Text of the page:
While many state and federal Agencies have converged on the Houston area to provide relief to people in the aftermath of Hurricane Harvey there is still a big job to do. While everyone had ample warning of the approaching storm, no one foresaw devastation like is emerging now.
In a sign of the magnitude of the disaster, more than 30,000 people are expected to be housed in shelters even as rescue officials were still piecing together the extent of the damage to homes and businesses, said William “Brock” Long, admistrator of the Federal Emergency Management Agency.
The already-dire circumstances were complicated by the release of water from two reservoirs opened to relieve the stress caused by a downpour that was threatening to equal or exceed in just a few days the area’s average rainfall for a full year.
Parts of Harris County, which encompasses Houston, were pelted with 30 inches of rain in the past 72 hours, the National Weather Service reported early Monday.
Authorities also fielded scores of calls for help throughout the night from people stranded by water, though many areas had imposed curfew overnight Sunday in hopes of cutting down on the numbers in need of being rescued from vehicles. Help was pouring in from swift-water rescue teams from around the country.
The full extent of Harvey’s aftermath started to come into chilling focus Monday in Houston and across much of Central Texas, as rain measured in feet, not inches, overwhelmed lakes, rivers and bayous, leaving several people dead and thousands displaced in a weather disaster described as “beyond anything experienced.”
Across the nation’s fourth-largest city and suburbs many miles away, families scrambled to get out of their fast-flooding homes. Rescuers — in many cases neighbors helping neighbors — in fishing boats, huge dump trucks and even front-end loaders battled driving rains to move people to shelter. Some used inflatable toys to ferry their families out of inundated neighborhoods, wading through chest-deep water on foot while the ¬region was under near-constant tornado watches.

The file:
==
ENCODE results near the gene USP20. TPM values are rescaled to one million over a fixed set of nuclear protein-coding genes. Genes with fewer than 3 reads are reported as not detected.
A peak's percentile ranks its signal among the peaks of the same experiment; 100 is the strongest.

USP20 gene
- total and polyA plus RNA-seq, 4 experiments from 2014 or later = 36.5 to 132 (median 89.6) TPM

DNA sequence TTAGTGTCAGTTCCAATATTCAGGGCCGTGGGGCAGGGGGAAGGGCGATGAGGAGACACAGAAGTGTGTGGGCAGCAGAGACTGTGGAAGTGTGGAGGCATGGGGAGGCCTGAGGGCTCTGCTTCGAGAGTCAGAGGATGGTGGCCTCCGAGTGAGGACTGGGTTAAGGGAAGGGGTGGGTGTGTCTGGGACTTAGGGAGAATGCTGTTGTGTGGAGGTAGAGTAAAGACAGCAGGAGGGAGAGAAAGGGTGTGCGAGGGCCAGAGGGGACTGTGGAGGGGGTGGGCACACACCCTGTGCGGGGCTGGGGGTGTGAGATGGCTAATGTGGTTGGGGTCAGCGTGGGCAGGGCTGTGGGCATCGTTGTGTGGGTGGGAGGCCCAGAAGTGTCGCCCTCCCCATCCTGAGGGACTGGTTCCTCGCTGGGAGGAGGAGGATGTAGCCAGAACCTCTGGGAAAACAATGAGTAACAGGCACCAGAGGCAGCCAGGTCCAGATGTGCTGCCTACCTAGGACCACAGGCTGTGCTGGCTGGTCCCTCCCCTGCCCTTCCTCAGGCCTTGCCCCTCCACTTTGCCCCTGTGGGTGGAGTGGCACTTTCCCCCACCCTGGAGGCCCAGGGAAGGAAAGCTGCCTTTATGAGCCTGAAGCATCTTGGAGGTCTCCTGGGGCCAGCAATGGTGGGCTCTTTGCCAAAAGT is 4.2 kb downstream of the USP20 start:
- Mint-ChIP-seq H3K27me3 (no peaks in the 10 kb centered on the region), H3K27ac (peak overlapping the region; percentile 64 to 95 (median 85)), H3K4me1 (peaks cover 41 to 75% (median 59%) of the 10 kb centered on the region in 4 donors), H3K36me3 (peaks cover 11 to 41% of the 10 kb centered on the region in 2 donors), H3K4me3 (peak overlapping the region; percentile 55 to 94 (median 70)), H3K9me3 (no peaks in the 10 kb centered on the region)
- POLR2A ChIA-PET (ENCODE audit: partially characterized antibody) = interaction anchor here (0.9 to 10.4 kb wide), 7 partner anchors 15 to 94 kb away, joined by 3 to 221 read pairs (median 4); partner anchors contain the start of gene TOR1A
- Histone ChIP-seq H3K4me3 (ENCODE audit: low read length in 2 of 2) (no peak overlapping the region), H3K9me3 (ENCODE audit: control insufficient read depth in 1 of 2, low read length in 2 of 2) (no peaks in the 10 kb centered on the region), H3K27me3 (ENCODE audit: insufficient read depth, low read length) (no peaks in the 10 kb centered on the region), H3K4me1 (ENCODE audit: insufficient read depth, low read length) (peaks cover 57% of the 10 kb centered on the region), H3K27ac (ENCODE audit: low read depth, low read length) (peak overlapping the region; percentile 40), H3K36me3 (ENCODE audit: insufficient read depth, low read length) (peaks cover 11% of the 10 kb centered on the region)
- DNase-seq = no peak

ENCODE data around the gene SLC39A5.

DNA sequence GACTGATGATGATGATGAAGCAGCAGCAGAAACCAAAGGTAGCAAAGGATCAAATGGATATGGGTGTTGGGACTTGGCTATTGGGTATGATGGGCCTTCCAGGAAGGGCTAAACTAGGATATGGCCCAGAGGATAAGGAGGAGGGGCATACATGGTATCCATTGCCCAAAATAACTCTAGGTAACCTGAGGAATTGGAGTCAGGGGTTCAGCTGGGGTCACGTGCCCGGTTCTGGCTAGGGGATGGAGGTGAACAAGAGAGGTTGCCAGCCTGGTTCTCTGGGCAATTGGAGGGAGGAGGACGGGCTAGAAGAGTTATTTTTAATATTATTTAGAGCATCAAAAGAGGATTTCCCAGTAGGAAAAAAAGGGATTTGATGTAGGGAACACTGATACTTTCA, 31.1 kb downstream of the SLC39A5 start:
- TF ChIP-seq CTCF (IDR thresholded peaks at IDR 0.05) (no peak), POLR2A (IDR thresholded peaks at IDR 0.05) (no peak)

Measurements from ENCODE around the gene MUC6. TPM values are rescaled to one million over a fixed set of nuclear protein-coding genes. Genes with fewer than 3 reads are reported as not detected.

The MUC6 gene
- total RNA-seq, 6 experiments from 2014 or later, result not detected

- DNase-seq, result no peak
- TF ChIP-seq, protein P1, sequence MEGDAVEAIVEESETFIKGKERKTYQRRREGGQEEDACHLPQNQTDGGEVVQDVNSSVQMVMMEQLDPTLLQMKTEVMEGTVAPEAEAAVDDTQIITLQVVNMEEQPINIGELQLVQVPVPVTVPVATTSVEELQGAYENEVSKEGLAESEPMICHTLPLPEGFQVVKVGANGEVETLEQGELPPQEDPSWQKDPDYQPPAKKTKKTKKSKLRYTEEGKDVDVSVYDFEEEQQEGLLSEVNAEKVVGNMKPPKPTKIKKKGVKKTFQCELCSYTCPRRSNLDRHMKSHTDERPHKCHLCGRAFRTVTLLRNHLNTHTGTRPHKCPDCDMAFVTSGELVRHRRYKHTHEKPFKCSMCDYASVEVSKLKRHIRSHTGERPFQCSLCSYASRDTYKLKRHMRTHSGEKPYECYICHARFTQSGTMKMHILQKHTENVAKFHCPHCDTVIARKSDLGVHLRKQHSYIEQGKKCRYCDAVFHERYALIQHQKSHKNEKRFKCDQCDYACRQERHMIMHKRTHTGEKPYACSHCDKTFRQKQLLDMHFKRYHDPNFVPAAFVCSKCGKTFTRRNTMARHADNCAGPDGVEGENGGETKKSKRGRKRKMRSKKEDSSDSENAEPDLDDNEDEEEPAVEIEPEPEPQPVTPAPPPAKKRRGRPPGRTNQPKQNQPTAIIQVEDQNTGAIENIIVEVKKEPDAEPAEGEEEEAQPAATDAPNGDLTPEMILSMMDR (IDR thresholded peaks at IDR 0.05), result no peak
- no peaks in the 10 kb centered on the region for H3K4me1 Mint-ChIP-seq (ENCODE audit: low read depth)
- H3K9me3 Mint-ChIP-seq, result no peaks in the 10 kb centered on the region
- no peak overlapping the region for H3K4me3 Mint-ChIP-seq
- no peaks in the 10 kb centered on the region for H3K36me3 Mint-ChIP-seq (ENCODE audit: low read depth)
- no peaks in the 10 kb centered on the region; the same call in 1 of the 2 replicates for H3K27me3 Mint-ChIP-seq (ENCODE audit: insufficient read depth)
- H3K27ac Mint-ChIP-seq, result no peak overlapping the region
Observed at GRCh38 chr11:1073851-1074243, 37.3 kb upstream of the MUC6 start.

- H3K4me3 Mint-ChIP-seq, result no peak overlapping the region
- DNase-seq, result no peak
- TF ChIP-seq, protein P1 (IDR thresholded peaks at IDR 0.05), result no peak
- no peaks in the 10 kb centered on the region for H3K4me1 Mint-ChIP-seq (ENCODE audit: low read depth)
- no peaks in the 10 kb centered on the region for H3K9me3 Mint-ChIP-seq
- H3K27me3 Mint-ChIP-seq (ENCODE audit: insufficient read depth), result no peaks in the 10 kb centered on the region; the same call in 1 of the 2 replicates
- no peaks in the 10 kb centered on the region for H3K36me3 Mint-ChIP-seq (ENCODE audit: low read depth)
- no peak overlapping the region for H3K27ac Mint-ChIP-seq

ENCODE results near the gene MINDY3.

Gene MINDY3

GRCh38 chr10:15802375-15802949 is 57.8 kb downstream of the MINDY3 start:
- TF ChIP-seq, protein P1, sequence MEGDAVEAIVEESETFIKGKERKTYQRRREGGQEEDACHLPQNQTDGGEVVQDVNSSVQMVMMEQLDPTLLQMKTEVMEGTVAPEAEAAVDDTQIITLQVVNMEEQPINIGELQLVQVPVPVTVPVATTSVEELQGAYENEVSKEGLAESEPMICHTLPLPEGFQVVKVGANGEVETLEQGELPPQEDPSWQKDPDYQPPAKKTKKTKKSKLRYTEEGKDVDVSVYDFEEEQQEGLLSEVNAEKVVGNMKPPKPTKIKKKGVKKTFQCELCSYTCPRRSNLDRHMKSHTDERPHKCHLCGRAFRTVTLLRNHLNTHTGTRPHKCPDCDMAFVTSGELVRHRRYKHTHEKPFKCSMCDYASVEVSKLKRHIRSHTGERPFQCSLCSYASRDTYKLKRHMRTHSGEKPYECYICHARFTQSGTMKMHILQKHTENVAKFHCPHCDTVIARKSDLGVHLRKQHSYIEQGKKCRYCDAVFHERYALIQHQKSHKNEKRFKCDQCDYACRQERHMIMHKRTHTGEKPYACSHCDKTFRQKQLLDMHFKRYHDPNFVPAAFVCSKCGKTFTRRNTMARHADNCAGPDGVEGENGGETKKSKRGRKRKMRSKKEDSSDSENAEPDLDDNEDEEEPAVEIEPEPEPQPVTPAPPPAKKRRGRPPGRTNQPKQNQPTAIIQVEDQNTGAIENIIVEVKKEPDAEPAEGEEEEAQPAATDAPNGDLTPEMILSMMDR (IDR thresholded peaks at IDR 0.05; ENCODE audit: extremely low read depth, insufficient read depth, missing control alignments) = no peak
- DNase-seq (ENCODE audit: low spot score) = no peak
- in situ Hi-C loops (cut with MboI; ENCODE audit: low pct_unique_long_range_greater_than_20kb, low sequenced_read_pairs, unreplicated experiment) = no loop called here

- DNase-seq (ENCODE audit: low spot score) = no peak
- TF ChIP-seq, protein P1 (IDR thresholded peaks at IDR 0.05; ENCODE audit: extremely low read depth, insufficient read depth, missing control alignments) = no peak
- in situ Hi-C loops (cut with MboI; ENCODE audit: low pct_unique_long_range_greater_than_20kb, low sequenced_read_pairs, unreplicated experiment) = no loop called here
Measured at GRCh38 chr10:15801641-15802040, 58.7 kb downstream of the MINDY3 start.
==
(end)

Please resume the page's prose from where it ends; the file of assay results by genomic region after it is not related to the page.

The National Weather Service — which tweeted the “beyond anything experienced” description that morning — was predicting that parts of Texas could receive nearly 50 inches of rain, the largest recorded total in the state’s history. It also warned that Harvey’s relentless downpours were expected to continue until late in the week and that flooding could become much more severe. More than 82,000 homes were without electricity in the Houston area by Sunday night as airports shuttered and hospitals planned evacuations.
Thousands of rescue missions have been launched across a large swath of Texas, and Gov. Greg Abbott (R) said Sunday that more than 3,000 national and state guard troops had been deployed to assist with relief efforts. Another 1,000 National Guard members will be sent to Houston on Monday, Abbott announced late Sunday. The Federal Emergency Management Agency said federal agencies have more than 5,000 employees working in Texas, and the White House said President Trump plans to visit parts of the state on Tuesday.
The devastation was also reverberating around the world from the Houston area’s large international community. In India, Foreign Minister Sushma Swaraj posted a tweet Monday saying 200 Indian students were “marooned.”
“They are surrounded by neck deep water,” she wrote.